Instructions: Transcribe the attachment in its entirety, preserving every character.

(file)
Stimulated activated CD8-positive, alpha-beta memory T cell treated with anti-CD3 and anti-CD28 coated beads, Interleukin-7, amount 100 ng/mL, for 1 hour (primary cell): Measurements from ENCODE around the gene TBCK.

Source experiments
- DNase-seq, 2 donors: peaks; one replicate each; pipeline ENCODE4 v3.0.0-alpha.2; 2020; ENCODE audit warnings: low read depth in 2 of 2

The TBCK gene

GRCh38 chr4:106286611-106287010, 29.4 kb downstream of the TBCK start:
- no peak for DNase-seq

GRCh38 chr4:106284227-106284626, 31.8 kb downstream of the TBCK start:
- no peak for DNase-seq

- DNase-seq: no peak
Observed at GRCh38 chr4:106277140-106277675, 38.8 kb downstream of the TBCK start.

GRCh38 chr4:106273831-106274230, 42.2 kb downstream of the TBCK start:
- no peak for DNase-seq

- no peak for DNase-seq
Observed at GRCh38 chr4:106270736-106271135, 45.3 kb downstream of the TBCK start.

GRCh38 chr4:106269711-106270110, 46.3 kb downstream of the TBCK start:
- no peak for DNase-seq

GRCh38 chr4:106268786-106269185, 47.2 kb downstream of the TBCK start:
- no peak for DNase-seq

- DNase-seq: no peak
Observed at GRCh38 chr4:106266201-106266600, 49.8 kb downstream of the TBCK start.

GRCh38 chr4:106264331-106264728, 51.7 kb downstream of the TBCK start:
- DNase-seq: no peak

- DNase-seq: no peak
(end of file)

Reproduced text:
Stimulated activated CD8-positive, alpha-beta memory T cell treated with anti-CD3 and anti-CD28 coated beads, Interleukin-7, amount 100 ng/mL, for 1 hour (primary cell): Measurements from ENCODE around the gene TBCK.

Source experiments
- DNase-seq, 2 donors: peaks; one replicate each; pipeline ENCODE4 v3.0.0-alpha.2; 2020; ENCODE audit warnings: low read depth in 2 of 2

The TBCK gene

GRCh38 chr4:106286611-106287010, 29.4 kb downstream of the TBCK start:
- no peak for DNase-seq

GRCh38 chr4:106284227-106284626, 31.8 kb downstream of the TBCK start:
- no peak for DNase-seq

- DNase-seq: no peak
Observed at GRCh38 chr4:106277140-106277675, 38.8 kb downstream of the TBCK start.

GRCh38 chr4:106273831-106274230, 42.2 kb downstream of the TBCK start:
- no peak for DNase-seq

- no peak for DNase-seq
Observed at GRCh38 chr4:106270736-106271135, 45.3 kb downstream of the TBCK start.

GRCh38 chr4:106269711-106270110, 46.3 kb downstream of the TBCK start:
- no peak for DNase-seq

GRCh38 chr4:106268786-106269185, 47.2 kb downstream of the TBCK start:
- no peak for DNase-seq

- DNase-seq: no peak
Observed at GRCh38 chr4:106266201-106266600, 49.8 kb downstream of the TBCK start.

GRCh38 chr4:106264331-106264728, 51.7 kb downstream of the TBCK start:
- DNase-seq: no peak

- DNase-seq: no peak